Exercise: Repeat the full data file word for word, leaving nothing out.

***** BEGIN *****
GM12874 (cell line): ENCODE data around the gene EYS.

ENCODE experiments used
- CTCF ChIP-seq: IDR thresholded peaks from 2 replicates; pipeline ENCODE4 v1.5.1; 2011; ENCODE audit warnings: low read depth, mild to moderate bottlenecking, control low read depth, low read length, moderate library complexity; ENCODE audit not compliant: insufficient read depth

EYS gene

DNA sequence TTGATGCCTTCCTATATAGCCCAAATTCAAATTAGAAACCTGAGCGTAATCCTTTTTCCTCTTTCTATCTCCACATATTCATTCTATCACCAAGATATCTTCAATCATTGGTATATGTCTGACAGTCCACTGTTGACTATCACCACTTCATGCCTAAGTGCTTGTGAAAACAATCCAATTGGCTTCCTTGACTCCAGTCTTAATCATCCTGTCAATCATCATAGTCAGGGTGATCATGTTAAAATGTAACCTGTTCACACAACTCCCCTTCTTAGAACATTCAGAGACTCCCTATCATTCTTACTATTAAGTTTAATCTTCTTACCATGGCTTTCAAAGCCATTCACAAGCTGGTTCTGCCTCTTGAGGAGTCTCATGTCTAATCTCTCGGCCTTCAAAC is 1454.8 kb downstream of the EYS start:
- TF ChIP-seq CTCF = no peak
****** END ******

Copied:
GM12874 (cell line): ENCODE data around the gene EYS.

ENCODE experiments used
- CTCF ChIP-seq: IDR thresholded peaks from 2 replicates; pipeline ENCODE4 v1.5.1; 2011; ENCODE audit warnings: low read depth, mild to moderate bottlenecking, control low read depth, low read length, moderate library complexity; ENCODE audit not compliant: insufficient read depth

EYS gene

DNA sequence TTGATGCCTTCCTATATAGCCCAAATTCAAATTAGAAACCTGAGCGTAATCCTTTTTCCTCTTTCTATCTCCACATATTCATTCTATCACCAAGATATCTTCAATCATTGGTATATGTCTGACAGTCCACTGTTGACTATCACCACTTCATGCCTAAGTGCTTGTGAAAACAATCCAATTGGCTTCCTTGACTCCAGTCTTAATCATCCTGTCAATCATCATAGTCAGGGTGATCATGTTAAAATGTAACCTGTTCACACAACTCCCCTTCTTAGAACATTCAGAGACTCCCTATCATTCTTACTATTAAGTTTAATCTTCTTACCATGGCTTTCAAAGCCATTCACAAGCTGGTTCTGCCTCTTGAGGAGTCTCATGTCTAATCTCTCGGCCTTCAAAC is 1454.8 kb downstream of the EYS start:
- TF ChIP-seq CTCF = no peak